The Texas state Senate has passed legislation that would repeal requirements to teach the history of white supremacy and the ways “in which it is morally wrong,” among other lessons pertaining to prominent people of color and women.
The legislation now awaits consideration in the House, also led by Republicans, where Democratic lawmakers left earlier this month to deny their colleagues on the other side of the aisle the quorum necessary for a special legislative session in an effort to block a sweeping elections bill.
The bill recently passed by the upper chamber seeks to repeal certain teaching requirements that were included in legislation passed by the state legislature and signed into law by Gov. Greg Abbott (R) in June.
The law was praised by Abbott and other proponents as an attack on critical race theory, though the legislation doesn’t outright name the concept, which asserts that racism is embedded in the country’s institutions.
However, among other provisions laid out in that bill, House Bill 3979, was a section requiring students be equipped with the understanding of “historical documents related to the civic accomplishments of marginalized populations.”
That section included “the Chicano movement,” “women's suffrage and equal rights,” “the history of white supremacy, including but not limited to the institution of slavery, the eugenics movement, and the Ku Klux Klan, and the ways in which it is morally wrong,” Martin Luther King Jr.’s “Letter from a Birmingham Jail” and “I Have a Dream” speech, “the history and importance of the women's suffrage movement” and “the works of Susan B. Anthony,” among other requirements.
But none of those requirements are mentioned in the new bill passed by the Senate last week, which would still keep in place previous language outlining how race can be discussed in classrooms but would repeal a chunk of the section in question from House Bill 3979.
It instead includes more vague provisions requiring students learn about “the history and importance of the federal Civil Rights Act of 1964," as well as the “Thirteenth, Fourteenth, and Nineteenth Amendments to the United States Constitution.”
It would also take out a portion of the earlier bill requiring students be taught “about the writings of and about the founding fathers and mothers and other founding persons of the United States,” which included the writings of women like Sally Hemings and Ona Judge, with the new bill requiring instruction cover “the writings of the founding fathers of the United States.”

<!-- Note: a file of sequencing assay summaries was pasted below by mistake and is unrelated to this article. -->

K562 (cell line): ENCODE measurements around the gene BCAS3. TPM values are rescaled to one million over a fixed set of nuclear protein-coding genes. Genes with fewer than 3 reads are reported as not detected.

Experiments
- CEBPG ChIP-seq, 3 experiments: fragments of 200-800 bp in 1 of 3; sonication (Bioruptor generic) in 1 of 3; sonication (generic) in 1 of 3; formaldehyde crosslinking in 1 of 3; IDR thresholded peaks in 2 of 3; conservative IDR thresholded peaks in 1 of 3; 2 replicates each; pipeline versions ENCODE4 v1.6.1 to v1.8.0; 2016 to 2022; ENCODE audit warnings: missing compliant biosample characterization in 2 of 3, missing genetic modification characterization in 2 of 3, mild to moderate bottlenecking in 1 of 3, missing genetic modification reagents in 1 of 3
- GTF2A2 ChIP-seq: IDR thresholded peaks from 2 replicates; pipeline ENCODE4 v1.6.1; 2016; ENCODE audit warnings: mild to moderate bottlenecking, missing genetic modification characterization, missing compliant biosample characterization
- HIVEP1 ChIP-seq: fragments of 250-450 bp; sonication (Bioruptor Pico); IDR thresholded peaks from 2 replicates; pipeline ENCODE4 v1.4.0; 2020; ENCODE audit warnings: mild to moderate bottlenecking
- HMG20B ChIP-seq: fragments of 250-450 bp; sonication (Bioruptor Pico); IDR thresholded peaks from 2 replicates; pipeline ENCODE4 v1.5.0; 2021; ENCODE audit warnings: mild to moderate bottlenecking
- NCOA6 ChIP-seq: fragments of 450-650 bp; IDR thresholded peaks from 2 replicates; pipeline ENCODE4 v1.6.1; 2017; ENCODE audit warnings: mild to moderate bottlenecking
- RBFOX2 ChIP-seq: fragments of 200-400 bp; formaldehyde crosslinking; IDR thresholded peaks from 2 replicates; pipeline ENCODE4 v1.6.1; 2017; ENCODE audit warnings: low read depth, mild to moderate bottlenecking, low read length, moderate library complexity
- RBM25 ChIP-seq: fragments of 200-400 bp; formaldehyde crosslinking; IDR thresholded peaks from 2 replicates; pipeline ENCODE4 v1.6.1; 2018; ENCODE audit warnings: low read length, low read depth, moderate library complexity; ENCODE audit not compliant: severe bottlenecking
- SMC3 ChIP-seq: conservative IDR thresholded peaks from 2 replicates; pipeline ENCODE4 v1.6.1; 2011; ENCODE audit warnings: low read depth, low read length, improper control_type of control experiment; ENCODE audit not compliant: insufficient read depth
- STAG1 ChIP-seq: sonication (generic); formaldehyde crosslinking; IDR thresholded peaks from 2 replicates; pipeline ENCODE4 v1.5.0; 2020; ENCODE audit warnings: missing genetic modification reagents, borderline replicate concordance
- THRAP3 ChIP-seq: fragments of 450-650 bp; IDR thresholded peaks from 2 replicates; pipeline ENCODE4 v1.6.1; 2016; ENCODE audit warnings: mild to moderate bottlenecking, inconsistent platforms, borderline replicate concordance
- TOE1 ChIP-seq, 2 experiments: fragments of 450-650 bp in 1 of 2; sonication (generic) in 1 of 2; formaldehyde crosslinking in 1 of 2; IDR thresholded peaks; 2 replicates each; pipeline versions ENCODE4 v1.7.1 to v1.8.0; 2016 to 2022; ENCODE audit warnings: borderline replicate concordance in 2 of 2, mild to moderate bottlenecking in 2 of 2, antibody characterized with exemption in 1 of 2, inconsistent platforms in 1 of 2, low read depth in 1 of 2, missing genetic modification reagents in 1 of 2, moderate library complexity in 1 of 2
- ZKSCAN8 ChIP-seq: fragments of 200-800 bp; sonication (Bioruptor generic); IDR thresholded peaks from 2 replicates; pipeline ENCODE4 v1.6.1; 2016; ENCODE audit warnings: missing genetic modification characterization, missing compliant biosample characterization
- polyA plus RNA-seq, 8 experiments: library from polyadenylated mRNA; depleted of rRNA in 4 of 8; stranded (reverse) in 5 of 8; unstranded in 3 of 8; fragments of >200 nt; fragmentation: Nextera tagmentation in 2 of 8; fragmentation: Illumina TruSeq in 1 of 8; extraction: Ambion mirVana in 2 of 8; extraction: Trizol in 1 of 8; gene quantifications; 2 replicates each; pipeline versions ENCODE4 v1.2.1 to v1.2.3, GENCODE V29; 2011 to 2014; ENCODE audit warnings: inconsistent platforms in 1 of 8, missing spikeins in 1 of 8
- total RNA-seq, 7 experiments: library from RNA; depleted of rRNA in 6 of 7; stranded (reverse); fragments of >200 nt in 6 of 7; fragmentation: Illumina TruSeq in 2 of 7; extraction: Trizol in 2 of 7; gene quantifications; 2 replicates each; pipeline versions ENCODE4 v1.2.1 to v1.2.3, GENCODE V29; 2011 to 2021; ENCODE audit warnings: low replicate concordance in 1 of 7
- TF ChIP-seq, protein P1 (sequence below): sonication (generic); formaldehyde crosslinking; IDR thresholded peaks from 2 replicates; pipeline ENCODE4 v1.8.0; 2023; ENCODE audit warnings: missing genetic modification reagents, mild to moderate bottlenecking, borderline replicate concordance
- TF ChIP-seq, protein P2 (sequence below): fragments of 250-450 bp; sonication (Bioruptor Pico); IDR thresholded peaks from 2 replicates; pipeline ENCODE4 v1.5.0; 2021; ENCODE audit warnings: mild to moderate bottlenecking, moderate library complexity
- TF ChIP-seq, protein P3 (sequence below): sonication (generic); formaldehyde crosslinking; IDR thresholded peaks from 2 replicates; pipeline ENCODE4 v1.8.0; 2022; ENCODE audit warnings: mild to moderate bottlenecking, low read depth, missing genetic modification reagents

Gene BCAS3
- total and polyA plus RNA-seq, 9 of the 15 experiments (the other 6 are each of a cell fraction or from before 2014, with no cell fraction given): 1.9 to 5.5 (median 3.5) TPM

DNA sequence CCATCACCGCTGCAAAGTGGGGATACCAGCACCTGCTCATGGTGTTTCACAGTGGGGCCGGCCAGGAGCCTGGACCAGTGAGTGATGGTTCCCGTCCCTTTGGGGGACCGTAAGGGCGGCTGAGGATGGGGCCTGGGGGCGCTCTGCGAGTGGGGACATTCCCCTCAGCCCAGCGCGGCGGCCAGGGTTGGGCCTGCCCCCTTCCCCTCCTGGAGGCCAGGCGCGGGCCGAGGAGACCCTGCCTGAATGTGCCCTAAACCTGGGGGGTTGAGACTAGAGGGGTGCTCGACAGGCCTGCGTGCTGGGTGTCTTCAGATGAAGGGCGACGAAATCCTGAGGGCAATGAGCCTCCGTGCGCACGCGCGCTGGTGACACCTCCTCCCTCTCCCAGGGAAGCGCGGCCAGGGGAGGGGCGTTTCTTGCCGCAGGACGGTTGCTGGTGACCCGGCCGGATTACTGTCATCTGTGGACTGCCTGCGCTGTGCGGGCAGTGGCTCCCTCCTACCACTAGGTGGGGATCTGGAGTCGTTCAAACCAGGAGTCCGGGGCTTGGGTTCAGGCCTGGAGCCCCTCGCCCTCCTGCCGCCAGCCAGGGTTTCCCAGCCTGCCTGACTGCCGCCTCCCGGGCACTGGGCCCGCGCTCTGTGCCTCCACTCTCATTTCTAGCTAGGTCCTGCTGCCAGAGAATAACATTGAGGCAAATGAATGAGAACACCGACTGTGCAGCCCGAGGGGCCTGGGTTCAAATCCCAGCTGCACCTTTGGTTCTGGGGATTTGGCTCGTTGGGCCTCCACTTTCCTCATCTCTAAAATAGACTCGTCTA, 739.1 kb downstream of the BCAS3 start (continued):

The bill adds teachers shall strive to the "best" of their ability to explore aforementioned topics "from diverse and contending perspectives without giving deference to any one perspective."
“What we’re doing with this bill, we’re saying that specific reading list doesn’t belong in statute,” state Sen. Bryan Hughes (R), the bill’s author, said in a statement to Bloomberg Law about the measure.
He told the outlet that the state's Board of Education should be tasked with ensuring those kinds of items are included in its standards.
“Not just politicians but teachers and parents and administrators have a say in that process,” Hughes continued.
The bill still includes a section barring teachers from requiring “an understanding” of the New York Times's 1619 Project and said they "may not be compelled to discuss a particular current event or widely debated and currently controversial issue of public policy or social affairs."
According to The Texas Tribune, Democrats in the state House were behind a number of the provisions in the earlier bill requiring the teachings of the historical contributions of prominent people of color and women.
The new bill has already garnered pushback from Democratic lawmakers, including state Sen. Judith Zaffirini, who slammed the measure as an attempt to tie “the hands of our teachers.”
"How could a teacher possibly discuss slavery, the Holocaust, or the mass shootings at the Walmart in El Paso or at the Sutherland Springs church in my district without giving deference to any one perspective?" she said, according to Bloomberg.